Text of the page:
Cross-posted from the Online Community Report blog:
One of the topics of most interest to me is the concept of a universal online identity, and the supporting set of preferences that would follow me throughout my digital day, tailoring my content and experiences. With compelling new sites popping up every week, and a lack of a widely adopted identity standard, most of us are left with millions of little digital pieces of ourselves scattered all over the web, and as many disparate experiences.
As an individual, the value of having a more complete digital picture of our online activities would be the improvement of content selection and presentation (amazon, google, tivo). There is also some value in the convenience of centrally managing a login and profile for multiple sites. Site owners would benefit from easier information collection and more robust reputation management. Site owners and marketers would benefit from a more complete and accurate picture of members and their preferences (which is also a little scary).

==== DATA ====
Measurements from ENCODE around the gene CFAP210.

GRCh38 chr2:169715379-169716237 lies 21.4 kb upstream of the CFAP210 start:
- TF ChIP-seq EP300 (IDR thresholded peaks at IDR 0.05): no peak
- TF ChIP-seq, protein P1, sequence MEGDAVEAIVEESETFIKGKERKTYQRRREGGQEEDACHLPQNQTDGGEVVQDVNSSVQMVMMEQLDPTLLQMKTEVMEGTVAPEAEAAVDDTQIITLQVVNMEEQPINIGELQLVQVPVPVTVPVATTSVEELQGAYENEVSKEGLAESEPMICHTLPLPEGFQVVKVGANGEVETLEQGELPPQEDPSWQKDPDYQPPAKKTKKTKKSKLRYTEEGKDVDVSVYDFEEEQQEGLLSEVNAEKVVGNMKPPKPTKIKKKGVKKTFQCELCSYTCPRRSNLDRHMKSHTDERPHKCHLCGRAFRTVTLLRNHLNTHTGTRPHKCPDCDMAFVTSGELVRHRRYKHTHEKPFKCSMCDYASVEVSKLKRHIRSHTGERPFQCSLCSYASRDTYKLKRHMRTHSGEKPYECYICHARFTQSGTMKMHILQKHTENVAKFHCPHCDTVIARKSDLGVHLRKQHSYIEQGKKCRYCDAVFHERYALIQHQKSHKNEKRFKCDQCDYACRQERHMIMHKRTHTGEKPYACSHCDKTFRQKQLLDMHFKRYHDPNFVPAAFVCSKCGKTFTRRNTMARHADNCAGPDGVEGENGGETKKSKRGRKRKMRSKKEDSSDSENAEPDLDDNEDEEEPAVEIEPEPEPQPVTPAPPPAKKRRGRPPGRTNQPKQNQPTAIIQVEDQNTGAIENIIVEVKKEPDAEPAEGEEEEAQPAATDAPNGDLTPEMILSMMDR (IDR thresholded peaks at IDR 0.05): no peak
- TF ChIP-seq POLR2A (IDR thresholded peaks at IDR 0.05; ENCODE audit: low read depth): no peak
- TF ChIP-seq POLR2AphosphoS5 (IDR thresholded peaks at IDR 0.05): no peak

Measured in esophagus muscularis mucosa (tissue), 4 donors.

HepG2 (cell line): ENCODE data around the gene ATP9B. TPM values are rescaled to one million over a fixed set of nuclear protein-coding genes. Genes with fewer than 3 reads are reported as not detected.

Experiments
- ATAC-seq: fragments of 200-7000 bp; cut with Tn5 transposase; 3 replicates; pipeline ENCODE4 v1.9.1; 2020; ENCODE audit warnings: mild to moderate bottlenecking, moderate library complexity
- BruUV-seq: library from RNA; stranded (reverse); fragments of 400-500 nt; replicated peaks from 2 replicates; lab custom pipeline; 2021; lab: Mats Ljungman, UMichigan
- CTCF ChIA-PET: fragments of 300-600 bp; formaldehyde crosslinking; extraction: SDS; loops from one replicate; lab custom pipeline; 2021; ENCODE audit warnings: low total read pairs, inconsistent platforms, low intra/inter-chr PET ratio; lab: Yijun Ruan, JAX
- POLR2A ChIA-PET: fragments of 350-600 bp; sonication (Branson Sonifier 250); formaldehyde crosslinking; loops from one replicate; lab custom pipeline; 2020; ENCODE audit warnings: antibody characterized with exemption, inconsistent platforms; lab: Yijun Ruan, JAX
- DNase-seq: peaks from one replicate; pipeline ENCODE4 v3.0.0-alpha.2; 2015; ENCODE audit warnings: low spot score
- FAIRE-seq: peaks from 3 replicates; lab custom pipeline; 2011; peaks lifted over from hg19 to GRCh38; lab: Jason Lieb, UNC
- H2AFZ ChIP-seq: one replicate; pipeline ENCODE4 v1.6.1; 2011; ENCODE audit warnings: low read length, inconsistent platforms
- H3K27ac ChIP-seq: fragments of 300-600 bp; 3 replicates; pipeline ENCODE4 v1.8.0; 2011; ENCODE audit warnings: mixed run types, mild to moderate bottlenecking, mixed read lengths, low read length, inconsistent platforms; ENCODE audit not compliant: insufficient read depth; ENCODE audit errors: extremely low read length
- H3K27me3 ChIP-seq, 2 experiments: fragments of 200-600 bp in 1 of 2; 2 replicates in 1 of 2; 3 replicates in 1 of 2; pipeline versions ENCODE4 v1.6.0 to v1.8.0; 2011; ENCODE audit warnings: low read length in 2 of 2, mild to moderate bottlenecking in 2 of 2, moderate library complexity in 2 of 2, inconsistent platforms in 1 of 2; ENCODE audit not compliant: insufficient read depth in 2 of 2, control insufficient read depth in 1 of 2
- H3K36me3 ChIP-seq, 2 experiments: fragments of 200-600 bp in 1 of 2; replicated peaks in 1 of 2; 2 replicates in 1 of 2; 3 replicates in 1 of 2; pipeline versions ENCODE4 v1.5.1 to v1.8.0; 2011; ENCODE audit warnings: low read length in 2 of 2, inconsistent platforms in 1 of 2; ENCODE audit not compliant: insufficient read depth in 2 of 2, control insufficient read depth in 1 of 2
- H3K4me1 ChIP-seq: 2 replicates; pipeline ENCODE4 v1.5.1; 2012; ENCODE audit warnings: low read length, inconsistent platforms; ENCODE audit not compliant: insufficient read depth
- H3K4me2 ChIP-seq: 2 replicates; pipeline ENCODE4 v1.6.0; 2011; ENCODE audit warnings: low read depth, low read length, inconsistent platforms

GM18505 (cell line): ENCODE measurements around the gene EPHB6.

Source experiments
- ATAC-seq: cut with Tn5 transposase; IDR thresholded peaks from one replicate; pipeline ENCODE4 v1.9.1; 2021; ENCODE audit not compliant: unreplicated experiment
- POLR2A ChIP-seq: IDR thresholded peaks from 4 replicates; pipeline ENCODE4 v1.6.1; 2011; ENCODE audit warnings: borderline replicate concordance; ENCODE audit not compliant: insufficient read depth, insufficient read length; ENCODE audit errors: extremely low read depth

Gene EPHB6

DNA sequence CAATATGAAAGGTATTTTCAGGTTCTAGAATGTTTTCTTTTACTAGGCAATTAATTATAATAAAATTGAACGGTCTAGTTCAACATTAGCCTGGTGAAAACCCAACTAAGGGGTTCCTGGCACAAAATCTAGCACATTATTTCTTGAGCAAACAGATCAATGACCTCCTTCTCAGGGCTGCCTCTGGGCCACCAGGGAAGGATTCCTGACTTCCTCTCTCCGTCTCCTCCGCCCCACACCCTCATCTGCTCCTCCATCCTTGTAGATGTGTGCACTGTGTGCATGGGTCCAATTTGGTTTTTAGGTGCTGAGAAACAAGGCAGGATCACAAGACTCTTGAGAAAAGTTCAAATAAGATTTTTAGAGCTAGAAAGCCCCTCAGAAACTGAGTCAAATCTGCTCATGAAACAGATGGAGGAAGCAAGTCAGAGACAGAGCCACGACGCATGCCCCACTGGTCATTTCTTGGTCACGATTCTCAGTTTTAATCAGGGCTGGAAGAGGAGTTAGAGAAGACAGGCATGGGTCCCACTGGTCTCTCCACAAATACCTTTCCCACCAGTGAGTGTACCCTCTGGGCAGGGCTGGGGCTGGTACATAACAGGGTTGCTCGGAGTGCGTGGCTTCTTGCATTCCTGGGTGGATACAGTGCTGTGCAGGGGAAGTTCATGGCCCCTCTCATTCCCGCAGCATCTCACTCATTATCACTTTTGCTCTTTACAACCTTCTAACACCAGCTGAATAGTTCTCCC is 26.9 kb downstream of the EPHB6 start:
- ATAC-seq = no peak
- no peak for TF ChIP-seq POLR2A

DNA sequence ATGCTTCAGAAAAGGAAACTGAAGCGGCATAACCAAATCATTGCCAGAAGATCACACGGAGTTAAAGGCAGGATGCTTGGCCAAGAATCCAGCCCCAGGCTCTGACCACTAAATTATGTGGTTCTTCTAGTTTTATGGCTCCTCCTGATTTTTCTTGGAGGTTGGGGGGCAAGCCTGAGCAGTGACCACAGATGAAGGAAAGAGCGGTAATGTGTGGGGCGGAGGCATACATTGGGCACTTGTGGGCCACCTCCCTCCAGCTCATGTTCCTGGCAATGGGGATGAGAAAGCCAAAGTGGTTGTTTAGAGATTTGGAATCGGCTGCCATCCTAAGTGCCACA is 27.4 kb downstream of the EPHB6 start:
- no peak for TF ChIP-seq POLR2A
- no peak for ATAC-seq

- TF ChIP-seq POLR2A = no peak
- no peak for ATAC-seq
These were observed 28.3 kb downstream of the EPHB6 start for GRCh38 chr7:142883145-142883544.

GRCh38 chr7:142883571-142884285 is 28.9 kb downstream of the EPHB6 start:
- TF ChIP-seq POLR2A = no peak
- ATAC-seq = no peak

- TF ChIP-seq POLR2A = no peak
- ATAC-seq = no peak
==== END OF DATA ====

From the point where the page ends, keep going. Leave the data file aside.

There are some seriously large issues with a centralized identity and profile system, most notably privacy. There are tremendous technical challenges as well, not to mention the fact that there is little financial incentive for most online communities and profile-driven sites to adopt a common identity standard.
Still, interesting things are happening as some sites start to provide APIs to their services and content. Frank Gruber’s blog has a decent overview of some of the leading profile aggregation services:
And AOL is experimenting with OpenID:
And Microsoft has weighed in (Thanks Kurt):